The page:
The U.S. Surgeon General has issued an advisory, encouraging more Americans to carry the overdose reversing drug naloxone.
It comes in the form of an injection or a nasal spray, known as Narcan, and is regularly carried by firefighters, EMTs and police officers, but the antidote is also becoming more and more common in Ohio schools.
In Lisbon, Education is More Than English and Math
Students at David Anderson Junior and Senior High School in Lisbon, Ohio, file into the auditorium on a Thursday morning.
A student group has organized a day of workshops for their classmates about making good decisions, and it starts with a visit from an inmate at the Columbiana County Jail.
Brandi is 24 years old, pregnant with her fifth child, and awaiting sentencing for crimes she said she committed to feed her addiction.
“Once you do it, you’re chasing your high and it’s not fun because it becomes a physical addiction to where you will get sick if you don’t have it so you’re constantly chasing it,” Brandi told the students.
The rural school district near the Pennsylvania border serves about 900 students in a county where the number of drug overdose deaths doubled between 2015 and 2016.
Lisbon Exempted Village Superintendent Joe Siefke said, like much of the state, his county has an opioid problem.
That’s why they’re focusing more time on educating students about the risks of drug use, like at the morning assembly.
It’s also why, just last month, they began supplying their school nurse with a new medication.
Nurse Kella Haren unlocked the cabinet where she keeps student prescriptions, some over the counter medicines like aspirin, and her two dose kit of Narcan.
Narcan is an opioid antagonist, a nasal spray that within minutes can reverse the effects of an opioid overdose.
“Somebody that’s got a slower respiratory rate. They might be a little limp, like their muscle tone’s not right, and blue. Blue lips,” Haren said, describing what an overdose patient might look like.
Haren and a select group of Lisbon school employees were trained on how to administer the drug, but Superintendent Siefke said the likelihood that staff will use Narcan to revive a student is slim.
“Our main concern was not only during the school hours, but during the off hours,” Siefke said, “because we are such an open facility for our community and loved ones are coming in, seeing their kids perform, doing multiple things.”
Lisbon is one of the latest Ohio school districts to stock the antidote, but isn’t alone.
Hundreds of Employees Learn to Administer Narcan in Dublin Schools
Dublin City Schools, near Columbus, has had Narcan in all 19 of its buildings since 2016.
“I don’t have any quantitative data to share, but I’m very sure we were the first school system in Ohio to adopt it,” Dublin Deputy Superintendent Tracey Miller said.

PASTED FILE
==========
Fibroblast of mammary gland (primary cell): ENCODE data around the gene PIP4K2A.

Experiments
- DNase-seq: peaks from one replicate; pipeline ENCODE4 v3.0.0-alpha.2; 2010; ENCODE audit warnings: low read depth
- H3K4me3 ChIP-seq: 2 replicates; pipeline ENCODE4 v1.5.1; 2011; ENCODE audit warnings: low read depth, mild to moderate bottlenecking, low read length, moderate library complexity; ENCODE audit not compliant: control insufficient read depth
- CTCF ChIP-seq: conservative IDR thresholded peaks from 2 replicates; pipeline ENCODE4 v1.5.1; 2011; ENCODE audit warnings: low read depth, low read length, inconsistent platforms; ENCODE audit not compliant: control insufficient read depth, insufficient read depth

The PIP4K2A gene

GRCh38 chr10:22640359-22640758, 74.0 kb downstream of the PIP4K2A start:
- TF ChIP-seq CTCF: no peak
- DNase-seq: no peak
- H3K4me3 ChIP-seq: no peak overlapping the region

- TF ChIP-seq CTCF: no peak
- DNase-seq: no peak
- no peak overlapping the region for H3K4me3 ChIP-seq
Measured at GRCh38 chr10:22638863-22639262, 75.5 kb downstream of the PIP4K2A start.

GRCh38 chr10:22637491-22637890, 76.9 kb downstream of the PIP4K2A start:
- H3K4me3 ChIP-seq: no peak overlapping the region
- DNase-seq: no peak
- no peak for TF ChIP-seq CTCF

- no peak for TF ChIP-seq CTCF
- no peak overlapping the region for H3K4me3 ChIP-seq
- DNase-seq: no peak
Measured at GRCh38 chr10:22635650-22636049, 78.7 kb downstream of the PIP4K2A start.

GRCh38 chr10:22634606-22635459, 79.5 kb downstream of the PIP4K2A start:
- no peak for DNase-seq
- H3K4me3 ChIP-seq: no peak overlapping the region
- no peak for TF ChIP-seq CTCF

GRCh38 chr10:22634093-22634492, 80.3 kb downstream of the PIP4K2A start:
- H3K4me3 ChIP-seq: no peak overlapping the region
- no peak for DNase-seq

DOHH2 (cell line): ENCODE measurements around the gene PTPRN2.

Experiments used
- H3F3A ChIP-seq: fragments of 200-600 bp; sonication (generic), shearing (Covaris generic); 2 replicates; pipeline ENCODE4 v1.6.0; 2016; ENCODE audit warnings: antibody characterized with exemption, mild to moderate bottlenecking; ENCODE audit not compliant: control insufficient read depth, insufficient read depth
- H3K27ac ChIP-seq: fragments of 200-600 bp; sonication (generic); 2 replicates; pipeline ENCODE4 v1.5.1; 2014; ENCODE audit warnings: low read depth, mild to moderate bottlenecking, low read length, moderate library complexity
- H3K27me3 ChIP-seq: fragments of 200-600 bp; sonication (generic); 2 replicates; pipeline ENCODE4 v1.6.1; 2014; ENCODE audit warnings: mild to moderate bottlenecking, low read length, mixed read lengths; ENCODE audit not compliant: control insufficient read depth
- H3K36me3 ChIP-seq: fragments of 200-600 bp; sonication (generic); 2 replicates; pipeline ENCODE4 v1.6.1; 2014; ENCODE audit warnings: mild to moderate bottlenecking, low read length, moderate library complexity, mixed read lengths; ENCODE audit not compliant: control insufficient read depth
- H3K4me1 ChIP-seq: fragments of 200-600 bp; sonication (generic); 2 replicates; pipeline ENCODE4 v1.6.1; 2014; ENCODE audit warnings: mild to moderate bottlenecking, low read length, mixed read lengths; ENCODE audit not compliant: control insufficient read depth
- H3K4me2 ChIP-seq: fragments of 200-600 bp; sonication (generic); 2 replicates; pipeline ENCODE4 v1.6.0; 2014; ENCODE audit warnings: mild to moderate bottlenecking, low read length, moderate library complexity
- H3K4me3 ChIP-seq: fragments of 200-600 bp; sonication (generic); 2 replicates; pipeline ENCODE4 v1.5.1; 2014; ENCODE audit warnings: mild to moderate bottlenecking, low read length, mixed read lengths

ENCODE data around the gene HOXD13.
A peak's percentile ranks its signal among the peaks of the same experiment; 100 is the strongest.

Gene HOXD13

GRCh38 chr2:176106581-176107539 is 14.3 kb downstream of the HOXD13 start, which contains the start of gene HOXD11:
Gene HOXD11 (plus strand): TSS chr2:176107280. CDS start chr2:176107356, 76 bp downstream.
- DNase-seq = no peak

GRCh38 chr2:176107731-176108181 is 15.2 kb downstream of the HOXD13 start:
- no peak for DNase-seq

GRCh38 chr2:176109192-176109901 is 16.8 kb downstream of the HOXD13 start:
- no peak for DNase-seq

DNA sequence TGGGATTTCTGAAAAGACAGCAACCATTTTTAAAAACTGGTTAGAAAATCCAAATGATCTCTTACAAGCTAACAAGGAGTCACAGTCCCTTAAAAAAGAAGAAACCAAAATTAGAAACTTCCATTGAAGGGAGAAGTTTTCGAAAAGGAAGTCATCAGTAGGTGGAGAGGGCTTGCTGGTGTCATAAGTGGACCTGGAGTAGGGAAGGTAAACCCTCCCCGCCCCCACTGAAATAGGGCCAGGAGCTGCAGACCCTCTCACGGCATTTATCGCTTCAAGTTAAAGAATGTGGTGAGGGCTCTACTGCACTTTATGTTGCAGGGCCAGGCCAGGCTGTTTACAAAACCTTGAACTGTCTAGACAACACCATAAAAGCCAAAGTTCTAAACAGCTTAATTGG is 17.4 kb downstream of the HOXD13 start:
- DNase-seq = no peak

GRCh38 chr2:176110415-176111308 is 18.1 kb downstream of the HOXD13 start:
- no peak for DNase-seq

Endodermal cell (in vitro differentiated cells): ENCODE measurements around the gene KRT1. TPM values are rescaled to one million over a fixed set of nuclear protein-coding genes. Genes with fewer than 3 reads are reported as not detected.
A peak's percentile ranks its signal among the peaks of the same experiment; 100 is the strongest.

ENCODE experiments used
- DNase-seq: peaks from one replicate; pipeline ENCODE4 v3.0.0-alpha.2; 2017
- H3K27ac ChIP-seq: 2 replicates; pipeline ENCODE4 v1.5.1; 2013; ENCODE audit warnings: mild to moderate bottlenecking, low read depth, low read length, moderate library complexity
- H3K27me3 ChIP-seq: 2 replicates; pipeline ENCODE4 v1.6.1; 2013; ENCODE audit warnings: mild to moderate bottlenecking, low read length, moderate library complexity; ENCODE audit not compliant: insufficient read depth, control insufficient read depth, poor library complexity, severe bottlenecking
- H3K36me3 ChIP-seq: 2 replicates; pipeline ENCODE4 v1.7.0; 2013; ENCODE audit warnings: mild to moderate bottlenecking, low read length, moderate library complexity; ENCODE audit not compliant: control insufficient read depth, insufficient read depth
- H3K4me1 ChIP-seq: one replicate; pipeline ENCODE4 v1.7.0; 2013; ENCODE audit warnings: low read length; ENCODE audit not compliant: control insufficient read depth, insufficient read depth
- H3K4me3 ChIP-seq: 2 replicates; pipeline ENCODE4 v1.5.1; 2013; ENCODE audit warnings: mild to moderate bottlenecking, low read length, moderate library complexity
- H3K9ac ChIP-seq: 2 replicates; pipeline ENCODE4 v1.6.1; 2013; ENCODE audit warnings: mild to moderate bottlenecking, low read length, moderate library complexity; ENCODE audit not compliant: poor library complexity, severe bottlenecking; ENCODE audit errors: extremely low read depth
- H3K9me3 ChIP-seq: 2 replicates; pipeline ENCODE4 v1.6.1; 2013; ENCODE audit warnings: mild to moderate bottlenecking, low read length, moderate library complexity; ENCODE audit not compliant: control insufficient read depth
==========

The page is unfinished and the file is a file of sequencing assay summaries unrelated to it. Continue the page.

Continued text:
His district of 16,000 students has taken a slightly different approach to Narcan training.
Miller said hundreds of employees- from teachers to coaches to custodians- know how to use the nasal spray that has no negative health effects if administered to someone who’s not experiencing an opioid overdose.
“What we didn’t want is for someone to begin showing signs of an overdose and then, all of a sudden, they’re like okay, who’s trained to do this? Who’s trained to do this?” Miller said.
“Then, what if that designated person, whoever that is, what if they weren’t available? Well the answer is we want everybody to be trained to do this,” he added.
In Miller’s Franklin County, overdose deaths increased by nearly 50 percent from 2016 to 2017, and Miller says his community fully supported the local board of education’s position to stock the antidote, but that wasn’t the case for Akron City Schools last year.
Akron’s Community Pushback
“We had people on one side saying we were encouraging kids to use those drugs and overdose,” Director of Student Support Services for Akron City Schools Dan Rambler said. “That I think is a fairly ridiculous statement.”
Rambler equated Narcan to fire extinguishers. They’re not there to encourage students to light fires, but are in every school in case of an emergency.
“Human life is important,” he said. “Regardless if people make horrible choices or not, you still save them, you still keep them alive, you try to get them to be better.”
In Akron, school resource officers are largely responsible for storing and administering the antidote. Below, Officer Kevin Evans, stationed at North High School, explains how Narcan works.
How Much Does It Cost?
There’s no central database tracking the number of Ohio schools that have Narcan on their campuses because it’s supplied in different ways.
Lisbon Schools got its kits for free through an Ohio Department of Health Program.
In Akron, the high school Narcan kits were provided by a pharmaceutical company and the district paid $100 each for the 8 in the middle schools, and in Dublin, the Board of Education purchased more than 20 of the $50 kits on its own.
So far, all three districts say they haven’t had to use the overdose reversing drug, but they’re glad they have it. Just in case.